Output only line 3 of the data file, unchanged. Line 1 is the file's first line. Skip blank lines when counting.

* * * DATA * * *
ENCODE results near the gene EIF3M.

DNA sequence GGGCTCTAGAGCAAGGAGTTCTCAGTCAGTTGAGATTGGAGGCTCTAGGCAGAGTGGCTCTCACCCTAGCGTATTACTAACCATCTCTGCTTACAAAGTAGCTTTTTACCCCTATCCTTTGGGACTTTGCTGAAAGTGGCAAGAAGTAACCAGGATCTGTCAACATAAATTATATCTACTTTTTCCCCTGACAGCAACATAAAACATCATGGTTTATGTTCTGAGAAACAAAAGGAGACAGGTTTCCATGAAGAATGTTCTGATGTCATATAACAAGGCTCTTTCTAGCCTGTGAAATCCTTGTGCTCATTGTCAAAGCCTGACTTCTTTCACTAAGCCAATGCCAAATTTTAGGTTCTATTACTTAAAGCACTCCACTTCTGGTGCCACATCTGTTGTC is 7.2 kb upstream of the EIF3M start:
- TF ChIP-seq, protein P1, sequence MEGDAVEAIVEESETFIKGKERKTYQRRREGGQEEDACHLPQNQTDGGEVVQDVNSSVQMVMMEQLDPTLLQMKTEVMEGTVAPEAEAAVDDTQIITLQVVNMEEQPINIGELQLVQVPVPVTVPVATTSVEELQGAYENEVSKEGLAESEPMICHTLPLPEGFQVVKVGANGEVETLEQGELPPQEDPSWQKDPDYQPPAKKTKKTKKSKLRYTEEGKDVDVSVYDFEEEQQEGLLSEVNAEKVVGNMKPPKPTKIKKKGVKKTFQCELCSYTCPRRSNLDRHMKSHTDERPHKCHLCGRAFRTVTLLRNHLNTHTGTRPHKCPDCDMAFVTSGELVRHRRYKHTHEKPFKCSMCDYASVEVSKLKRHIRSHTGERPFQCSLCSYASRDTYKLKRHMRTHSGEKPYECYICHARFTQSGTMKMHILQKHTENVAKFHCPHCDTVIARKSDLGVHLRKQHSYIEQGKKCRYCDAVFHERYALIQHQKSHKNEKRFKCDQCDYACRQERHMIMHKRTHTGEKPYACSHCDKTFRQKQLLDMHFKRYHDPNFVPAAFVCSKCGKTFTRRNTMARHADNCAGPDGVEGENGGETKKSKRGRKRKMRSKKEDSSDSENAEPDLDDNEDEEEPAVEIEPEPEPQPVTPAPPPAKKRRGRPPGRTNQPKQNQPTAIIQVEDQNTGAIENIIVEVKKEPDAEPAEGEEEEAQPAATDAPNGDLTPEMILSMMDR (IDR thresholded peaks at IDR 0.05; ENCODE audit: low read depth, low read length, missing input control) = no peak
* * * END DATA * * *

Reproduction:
- TF ChIP-seq, protein P1, sequence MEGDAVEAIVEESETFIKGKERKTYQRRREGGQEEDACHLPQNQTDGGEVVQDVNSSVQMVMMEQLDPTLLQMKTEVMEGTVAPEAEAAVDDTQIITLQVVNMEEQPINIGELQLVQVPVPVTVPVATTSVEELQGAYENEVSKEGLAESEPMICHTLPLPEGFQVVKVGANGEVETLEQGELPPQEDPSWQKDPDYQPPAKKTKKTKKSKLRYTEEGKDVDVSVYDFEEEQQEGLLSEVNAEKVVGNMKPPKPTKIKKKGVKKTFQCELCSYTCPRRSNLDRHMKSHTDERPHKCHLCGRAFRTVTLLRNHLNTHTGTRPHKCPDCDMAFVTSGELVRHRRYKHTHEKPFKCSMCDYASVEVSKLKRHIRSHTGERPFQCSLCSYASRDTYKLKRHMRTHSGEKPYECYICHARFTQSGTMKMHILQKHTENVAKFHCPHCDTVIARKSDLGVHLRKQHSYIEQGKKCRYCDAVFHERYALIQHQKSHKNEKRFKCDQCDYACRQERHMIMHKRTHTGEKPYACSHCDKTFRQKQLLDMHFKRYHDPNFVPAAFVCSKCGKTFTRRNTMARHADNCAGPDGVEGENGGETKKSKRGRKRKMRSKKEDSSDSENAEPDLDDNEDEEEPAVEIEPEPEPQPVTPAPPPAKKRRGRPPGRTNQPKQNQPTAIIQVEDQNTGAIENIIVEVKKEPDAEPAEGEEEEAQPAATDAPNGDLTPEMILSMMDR (IDR thresholded peaks at IDR 0.05; ENCODE audit: low read depth, low read length, missing input control) = no peak